This story was written by Keith Dawson for UBM DeusM’s community Web site Develop in the Cloud, sponsored by AT&T. It is archived here for informational purposes only because the Develop in the Cloud site is no more. This material is Copyright 2012 by UBM DeusM.

Religion and Object Orientation

The debate over OO's fundamental nature and usefulness is resurgent.

Debate over OO programming vs. procedural, functional, or other patterns flares up from time to time. This is one of those times.

This latest round was ignited by an essay by James Hague, titled "OOP Isn't a Fundamental Particle of Computing." (We were introduced to Hague in the inaugural edition of the Friday Four, where he asked a question that kicked off a lively debate here and elsewhere: Do you still want to be programming when you are 50?) Hague doesn't offer any sort of point-by-point argument as to why OO should not be considered fundamental; he simply states the conclusion he has arrived at thus far in his career:

[O]bject-oriented programming isn't the fundamental particle of computing that some people want it to be. When blindly applied to problems below an arbitrary complexity threshold, OOP can be verbose and contrived, yet there's often an aesthetic insistence on objects for everything all the way down. That's too bad, because it makes it harder to identify the cases where an object-oriented style truly results in an overall simplicity and ease of understanding.

What exactly do we mean by "object orientation?" There has been a notable lack of clarity on this question for 25 years. In 2001 or 2002, Paul Graham wrote an essay titled "Why Arc Isn't Especially Object-Oriented." (The date is not simple to pin down because Graham's essays are not dated. Arc is a dialect of Lisp that he developed.) That essay, and especially a concurring response to it by Jonathan Rees (which Graham also published), lays out some of the things people mean by OO.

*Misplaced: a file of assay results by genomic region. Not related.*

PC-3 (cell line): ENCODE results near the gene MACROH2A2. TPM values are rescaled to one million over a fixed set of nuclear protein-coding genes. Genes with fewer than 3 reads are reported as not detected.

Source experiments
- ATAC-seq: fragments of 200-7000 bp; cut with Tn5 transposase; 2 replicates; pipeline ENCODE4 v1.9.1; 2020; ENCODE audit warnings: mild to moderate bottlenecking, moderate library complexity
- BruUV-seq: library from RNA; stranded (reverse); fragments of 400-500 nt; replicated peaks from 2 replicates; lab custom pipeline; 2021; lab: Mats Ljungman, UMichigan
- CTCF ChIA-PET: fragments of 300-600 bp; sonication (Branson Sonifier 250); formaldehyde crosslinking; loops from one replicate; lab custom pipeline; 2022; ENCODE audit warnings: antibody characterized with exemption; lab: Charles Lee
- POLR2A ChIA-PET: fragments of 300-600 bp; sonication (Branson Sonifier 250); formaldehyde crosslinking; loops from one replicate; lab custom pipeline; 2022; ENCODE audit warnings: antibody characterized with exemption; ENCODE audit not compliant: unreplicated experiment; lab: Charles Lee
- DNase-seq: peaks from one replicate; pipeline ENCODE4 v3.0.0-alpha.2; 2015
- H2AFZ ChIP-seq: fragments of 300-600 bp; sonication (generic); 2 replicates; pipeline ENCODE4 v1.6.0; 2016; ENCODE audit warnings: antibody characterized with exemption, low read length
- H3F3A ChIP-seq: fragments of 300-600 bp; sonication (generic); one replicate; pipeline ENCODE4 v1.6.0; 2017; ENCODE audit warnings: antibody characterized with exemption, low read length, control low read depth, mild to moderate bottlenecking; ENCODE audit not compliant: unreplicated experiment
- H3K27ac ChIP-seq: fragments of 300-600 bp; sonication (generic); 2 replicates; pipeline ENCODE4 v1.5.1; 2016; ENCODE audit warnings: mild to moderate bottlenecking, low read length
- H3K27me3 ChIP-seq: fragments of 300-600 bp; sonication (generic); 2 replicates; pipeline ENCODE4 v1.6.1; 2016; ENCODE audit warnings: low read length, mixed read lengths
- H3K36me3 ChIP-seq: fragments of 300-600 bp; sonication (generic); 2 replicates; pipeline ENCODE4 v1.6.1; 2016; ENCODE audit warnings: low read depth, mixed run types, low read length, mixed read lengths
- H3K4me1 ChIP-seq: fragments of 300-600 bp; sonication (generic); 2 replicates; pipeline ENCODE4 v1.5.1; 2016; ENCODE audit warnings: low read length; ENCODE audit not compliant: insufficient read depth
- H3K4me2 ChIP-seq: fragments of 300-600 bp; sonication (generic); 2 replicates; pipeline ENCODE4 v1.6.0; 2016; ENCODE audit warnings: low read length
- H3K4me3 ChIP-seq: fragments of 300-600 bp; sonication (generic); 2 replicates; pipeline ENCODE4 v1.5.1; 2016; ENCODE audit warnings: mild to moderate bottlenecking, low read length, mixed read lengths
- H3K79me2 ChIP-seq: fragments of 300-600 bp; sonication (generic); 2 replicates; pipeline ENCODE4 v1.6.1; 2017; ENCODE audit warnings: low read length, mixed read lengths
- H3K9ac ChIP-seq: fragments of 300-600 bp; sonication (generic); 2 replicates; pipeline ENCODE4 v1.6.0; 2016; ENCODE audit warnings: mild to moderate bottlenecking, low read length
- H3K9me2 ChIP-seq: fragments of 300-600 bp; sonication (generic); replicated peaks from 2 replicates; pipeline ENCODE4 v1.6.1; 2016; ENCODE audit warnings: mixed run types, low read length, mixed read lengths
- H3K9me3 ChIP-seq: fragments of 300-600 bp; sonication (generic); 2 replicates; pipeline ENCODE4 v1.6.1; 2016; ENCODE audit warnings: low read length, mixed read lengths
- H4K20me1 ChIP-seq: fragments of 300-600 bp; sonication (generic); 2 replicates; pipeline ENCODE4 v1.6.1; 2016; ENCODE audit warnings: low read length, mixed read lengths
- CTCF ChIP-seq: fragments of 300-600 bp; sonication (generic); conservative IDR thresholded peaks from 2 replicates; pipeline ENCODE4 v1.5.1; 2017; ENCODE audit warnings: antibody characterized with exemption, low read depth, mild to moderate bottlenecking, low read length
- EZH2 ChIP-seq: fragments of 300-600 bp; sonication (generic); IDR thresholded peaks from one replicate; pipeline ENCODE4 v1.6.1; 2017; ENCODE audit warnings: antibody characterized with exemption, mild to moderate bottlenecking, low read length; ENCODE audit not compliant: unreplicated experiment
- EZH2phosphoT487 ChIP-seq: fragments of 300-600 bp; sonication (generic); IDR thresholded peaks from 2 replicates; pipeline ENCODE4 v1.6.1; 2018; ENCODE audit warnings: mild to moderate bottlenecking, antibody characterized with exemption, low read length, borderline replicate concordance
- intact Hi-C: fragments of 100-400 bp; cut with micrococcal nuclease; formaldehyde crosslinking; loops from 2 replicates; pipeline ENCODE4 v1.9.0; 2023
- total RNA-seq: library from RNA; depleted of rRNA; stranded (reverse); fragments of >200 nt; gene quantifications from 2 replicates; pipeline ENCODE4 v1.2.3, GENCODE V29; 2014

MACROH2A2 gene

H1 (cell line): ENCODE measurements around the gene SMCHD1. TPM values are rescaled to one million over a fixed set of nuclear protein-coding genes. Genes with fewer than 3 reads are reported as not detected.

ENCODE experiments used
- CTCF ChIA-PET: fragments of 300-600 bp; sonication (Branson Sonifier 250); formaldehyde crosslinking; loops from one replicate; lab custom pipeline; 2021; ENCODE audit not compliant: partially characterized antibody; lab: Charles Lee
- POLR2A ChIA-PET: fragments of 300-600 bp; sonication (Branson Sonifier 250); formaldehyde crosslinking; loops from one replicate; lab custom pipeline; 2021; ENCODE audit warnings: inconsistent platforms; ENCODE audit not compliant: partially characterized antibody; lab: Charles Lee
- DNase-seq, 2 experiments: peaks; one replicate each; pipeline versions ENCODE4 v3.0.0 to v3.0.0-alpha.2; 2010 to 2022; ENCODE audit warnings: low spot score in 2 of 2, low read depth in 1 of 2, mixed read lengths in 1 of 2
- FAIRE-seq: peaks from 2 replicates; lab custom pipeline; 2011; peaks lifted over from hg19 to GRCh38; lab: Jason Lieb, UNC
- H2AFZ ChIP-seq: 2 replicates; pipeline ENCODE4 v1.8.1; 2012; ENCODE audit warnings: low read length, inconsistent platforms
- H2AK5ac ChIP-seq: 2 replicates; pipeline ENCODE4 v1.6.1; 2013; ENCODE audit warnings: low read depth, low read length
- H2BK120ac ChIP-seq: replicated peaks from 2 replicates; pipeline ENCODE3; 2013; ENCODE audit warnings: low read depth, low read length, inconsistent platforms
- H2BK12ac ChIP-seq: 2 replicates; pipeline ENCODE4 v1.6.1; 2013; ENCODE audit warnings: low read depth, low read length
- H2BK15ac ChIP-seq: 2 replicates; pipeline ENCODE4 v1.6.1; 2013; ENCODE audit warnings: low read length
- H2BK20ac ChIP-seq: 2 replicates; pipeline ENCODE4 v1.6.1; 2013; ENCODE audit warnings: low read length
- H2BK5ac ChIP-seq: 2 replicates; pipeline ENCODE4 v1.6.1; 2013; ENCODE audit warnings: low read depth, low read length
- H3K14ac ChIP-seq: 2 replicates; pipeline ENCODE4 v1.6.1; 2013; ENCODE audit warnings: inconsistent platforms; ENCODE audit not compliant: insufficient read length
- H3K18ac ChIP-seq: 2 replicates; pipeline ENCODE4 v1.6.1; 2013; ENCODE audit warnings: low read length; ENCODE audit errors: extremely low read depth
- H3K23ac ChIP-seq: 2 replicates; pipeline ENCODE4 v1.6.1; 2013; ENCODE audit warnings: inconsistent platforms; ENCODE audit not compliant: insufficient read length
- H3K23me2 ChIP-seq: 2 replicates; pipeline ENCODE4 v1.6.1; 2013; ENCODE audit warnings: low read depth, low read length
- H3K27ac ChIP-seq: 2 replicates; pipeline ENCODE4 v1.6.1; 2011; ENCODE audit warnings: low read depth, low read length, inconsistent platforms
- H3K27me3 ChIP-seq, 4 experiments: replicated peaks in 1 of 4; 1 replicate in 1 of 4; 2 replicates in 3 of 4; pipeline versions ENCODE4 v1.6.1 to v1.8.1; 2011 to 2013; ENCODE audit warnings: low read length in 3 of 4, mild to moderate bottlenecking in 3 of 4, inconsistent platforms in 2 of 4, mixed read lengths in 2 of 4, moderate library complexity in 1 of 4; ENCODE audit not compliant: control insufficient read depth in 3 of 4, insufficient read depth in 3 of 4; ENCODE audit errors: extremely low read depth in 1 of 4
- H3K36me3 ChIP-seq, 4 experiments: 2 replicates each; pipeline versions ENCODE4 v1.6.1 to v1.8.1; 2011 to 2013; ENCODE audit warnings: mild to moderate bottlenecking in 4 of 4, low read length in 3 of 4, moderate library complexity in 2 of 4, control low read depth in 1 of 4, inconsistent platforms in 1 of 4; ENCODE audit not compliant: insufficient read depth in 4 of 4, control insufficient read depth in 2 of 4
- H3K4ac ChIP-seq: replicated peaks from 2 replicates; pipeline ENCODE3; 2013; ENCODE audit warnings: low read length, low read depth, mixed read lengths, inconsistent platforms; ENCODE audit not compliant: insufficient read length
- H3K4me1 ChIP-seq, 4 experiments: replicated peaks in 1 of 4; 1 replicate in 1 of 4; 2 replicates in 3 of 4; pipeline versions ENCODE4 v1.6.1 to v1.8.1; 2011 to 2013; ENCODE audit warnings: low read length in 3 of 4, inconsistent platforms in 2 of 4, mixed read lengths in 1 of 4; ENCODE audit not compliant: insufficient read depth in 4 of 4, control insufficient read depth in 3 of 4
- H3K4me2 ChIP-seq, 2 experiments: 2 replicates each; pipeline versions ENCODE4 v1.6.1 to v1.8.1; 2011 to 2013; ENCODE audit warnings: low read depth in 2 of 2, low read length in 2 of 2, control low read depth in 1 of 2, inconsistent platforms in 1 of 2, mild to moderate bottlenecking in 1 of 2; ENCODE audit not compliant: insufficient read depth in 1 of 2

Graham claims that "there are five reasons people like object-oriented programming, and three and a half of them are bad." Rees cuts the OO pie into more slices, outlining nine characteristics that various parties apply in various combinations to characterize OO: "Those who say Lisp is OO... mean {3,4,5,7}," and "Java is supposed to be OO because of {1,2,3,7,8,9}." That sort of thing.

The debate that Hague's essay initiated has been playing out on Hacker News, Google+, and other tech venues over the last few days. The Hacker News discussion is the deepest and most thoughtful. Someone whose nickname is "programminggeek" opines, "[M]ost OOP isn't object oriented at all, it's class oriented... [i.e.] most of the time OOP is used as containers for data and function, not for things." And "bad_user" makes this more particular by adding, "Most people that have a problem with OOP are conflating it with how OOP gets used in Java." Paul Graham may well agree with the latter sentiment; he wrote a decade ago that OO "is popular in big companies, because it suits the way they write software. At big companies, software tends to be written by large (and frequently changing) teams of mediocre programmers."

We met Rob Pike in a recent Friday Four. Pike used his Google+ page to comment on Hague's piece, while tearing down a rather polemical screed on the nature of OO from the year 2000. Pike muses on the recent resurgence of defenders of procedural programming, "perhaps it's just that the old guard is reasserting itself." His post has gathered 92 comments at this point.

OO programming isn't going away. But no matter what programming style we prefer, we can all benefit by stepping back from time to time and thinking a little more deeply about the nature of the way we are structuring code.

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